Electromagnetism can be considered as the science of electromagnetic fields. When an electric current passes through a conductor, a circular electromagnetic field is created around it.
The direction of the current decides the direction of rotation of the created magnetic field. The current strength as well as length of the conductor decides the force of electromagnetism developed. Change of the magnetic field can produce electricity.
Magnetic field lines
Magnets create magnetic fields. These magnetic fields cannot be seen. They fill the space around a magnet where the magnetic forces work, and where they can attract or repel magnetic materials.
Finding magnetic fields
Although we cannot see magnetic fields, we can detect them using iron filings. The tiny pieces of iron line up in a magnetic field.
Drawing magnetic field diagrams
It would be difficult to draw the results from the sort of experiment seen in the photograph, so we draw simple magnetic field lines instead.
In the diagram, note that:
- the field lines have arrows on them
- the field lines come out of N (north pole) and go into S (south pole)
- the field lines are more concentrated at the poles
The magnetic field is strongest at the poles, where the field lines are most concentrated.
Two bar magnets
The magnetic field pattern when two magnets are used is shown in this diagram.
Note the different patterns seen when two like poles are used and two opposing poles are used.
Uniform magnetic field
When magnetic field lines are the same distance apart from each other, we say that the magnetic field is uniform.
This is shown in the diagram below.ELECTROMAGNETISM ASSIGNMENT
Electromagnetism has two meanings, depending on whether viewed at the subatomic level or on an everyday scale.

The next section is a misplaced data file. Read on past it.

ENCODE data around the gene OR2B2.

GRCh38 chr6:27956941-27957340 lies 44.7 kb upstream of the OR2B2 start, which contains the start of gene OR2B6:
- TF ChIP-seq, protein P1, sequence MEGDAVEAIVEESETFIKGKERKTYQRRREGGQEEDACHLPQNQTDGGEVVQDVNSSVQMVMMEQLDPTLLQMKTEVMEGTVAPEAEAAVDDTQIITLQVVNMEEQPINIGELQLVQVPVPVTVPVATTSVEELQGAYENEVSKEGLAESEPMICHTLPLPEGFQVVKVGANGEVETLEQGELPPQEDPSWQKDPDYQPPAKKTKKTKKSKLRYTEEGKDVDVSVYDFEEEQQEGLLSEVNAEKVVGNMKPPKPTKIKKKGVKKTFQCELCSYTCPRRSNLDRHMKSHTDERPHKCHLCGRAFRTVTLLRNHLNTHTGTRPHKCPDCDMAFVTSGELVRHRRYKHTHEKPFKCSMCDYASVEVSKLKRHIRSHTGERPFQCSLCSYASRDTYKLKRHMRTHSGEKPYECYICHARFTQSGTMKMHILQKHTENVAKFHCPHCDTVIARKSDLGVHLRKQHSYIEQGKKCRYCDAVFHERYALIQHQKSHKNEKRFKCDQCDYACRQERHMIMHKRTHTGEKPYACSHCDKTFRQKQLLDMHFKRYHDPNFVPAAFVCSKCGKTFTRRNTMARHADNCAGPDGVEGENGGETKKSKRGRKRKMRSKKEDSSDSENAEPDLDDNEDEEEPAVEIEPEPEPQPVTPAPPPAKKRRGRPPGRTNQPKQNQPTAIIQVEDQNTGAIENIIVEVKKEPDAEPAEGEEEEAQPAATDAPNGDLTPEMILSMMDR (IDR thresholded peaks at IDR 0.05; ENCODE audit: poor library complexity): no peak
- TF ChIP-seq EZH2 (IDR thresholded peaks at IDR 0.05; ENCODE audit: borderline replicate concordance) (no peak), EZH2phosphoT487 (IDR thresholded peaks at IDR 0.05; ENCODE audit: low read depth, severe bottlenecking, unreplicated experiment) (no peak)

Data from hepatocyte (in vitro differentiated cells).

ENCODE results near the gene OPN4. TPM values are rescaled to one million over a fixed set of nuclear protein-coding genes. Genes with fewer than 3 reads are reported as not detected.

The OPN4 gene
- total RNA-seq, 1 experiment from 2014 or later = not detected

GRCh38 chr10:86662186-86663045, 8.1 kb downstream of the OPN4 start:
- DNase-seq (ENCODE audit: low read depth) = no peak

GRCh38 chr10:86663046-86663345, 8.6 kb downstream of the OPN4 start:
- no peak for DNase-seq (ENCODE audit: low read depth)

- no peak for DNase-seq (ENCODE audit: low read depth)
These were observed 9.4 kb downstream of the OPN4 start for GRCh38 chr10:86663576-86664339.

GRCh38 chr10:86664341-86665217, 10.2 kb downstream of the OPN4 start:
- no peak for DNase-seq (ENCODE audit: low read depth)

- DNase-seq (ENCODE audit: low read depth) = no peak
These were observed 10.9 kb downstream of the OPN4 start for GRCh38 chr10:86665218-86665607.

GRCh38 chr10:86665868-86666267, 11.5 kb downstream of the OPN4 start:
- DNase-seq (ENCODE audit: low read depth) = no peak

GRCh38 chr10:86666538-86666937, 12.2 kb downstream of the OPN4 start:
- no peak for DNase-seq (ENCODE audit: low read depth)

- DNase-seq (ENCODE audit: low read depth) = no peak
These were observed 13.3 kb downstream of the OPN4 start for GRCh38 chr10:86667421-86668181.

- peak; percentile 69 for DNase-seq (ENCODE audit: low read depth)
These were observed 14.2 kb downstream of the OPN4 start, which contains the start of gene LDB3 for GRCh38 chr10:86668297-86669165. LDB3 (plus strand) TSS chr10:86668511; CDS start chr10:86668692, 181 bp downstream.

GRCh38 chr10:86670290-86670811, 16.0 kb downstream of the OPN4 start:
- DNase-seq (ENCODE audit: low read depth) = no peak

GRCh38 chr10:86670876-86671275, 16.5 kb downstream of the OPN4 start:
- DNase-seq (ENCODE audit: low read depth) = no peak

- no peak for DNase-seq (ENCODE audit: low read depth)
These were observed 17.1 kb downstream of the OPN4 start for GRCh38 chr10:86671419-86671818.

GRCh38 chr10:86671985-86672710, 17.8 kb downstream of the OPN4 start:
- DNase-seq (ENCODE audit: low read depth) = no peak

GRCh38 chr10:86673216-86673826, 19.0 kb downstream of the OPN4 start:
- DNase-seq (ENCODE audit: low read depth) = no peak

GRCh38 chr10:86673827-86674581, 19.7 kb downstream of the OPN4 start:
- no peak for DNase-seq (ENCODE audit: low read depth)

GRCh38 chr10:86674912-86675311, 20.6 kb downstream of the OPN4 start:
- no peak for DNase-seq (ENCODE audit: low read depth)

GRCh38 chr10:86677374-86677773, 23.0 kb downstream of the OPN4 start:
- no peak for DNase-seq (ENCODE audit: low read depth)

At the subatomic level, electromagnetism is defined as the force between electrically charged particles. It is considered one of the fundamental interactions of matter. Oscillating electrical charges result in electromagnetic waves.
On a larger scale, electromagnetism is the creation of a magnetic field from the movement of electrical charges. It usually concerns the use of electric current to make electromagnets, which is called electrodynamics. Another effect is electromagnetic induction, which is using an electromagnet or changing magnetic field to induce an electric current.
Electromagnetism at the subatomic level
At the subatomic level, electromagnetism is related to the electromagnetic force that causes the attraction and repulsion of electrically charged particles. It is considered one of the fundamental forces in nature, that also includes gravitational and nuclear forces.
When electrically charged particles, such as electrons, are put into motion, they create a magnetic field. When these particles are made to oscillate, they create electromagnetic radiation. This can include radio waves, visible light, or x-rays, depending on the frequency of the oscillation.
Electrodynamics is creating a magnetic field from an electric current.